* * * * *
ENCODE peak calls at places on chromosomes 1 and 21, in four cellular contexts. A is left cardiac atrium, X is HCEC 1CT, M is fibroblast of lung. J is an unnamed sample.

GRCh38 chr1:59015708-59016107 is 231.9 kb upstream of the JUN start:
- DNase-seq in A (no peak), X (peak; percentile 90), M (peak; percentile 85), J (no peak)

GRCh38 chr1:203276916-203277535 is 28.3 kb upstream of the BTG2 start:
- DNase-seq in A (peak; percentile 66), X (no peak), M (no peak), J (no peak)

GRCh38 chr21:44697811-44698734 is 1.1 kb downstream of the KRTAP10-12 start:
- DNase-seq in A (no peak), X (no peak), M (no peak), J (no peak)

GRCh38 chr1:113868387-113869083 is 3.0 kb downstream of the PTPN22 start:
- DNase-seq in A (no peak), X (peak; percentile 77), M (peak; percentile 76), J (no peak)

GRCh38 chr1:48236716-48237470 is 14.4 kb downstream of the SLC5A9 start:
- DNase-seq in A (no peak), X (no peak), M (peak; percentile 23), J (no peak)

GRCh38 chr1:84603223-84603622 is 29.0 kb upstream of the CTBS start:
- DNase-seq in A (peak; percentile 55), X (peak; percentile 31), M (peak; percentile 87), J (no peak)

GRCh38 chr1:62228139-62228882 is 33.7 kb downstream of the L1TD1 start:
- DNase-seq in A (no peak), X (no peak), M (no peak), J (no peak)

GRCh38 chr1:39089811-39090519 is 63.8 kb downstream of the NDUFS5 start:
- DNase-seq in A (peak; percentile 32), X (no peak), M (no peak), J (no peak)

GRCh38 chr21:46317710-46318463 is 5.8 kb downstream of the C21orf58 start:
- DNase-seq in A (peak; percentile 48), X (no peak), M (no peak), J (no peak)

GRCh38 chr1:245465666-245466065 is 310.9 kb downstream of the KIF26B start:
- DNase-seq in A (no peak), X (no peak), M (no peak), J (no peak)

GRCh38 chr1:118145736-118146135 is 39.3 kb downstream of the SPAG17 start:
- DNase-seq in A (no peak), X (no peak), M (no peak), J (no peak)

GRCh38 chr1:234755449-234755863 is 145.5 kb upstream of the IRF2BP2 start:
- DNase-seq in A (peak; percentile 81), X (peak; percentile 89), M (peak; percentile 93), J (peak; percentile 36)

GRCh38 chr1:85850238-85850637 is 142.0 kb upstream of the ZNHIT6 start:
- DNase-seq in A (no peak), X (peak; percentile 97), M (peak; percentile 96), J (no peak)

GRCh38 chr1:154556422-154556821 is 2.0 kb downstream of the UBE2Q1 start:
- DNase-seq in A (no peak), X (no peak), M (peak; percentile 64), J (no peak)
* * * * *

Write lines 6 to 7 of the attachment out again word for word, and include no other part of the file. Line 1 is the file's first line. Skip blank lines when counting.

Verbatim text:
GRCh38 chr21:44697811-44698734 is 1.1 kb downstream of the KRTAP10-12 start:
- DNase-seq in A (no peak), X (no peak), M (no peak), J (no peak)